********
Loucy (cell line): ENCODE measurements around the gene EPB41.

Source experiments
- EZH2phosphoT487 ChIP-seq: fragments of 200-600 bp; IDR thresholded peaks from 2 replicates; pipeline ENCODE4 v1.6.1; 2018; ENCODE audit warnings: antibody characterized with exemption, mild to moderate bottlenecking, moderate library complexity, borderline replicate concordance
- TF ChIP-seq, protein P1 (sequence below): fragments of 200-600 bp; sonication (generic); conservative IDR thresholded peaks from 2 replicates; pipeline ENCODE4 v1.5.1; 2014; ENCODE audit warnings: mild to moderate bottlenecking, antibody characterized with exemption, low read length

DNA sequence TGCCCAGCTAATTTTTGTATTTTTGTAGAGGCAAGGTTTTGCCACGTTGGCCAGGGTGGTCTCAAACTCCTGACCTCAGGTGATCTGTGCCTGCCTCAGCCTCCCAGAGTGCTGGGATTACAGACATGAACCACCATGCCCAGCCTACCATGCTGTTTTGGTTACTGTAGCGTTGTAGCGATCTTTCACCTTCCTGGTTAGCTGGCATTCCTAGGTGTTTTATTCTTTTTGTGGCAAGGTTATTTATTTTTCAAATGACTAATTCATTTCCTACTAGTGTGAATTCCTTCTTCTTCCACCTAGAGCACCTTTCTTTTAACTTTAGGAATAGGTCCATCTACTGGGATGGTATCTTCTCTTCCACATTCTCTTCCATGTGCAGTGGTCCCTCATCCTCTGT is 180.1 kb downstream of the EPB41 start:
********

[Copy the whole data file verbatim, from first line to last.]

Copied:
Loucy (cell line): ENCODE measurements around the gene EPB41.

Source experiments
- EZH2phosphoT487 ChIP-seq: fragments of 200-600 bp; IDR thresholded peaks from 2 replicates; pipeline ENCODE4 v1.6.1; 2018; ENCODE audit warnings: antibody characterized with exemption, mild to moderate bottlenecking, moderate library complexity, borderline replicate concordance
- TF ChIP-seq, protein P1 (sequence below): fragments of 200-600 bp; sonication (generic); conservative IDR thresholded peaks from 2 replicates; pipeline ENCODE4 v1.5.1; 2014; ENCODE audit warnings: mild to moderate bottlenecking, antibody characterized with exemption, low read length

DNA sequence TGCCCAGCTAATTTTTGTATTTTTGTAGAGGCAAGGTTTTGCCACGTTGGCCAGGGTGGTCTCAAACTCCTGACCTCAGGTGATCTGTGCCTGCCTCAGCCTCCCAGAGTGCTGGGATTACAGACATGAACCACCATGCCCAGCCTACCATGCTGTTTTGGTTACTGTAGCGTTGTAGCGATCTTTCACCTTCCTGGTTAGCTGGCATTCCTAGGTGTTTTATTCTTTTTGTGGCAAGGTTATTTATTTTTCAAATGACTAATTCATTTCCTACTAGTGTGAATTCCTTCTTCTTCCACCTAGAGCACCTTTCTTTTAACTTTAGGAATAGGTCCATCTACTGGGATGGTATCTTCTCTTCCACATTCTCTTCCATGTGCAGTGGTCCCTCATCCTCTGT is 180.1 kb downstream of the EPB41 start: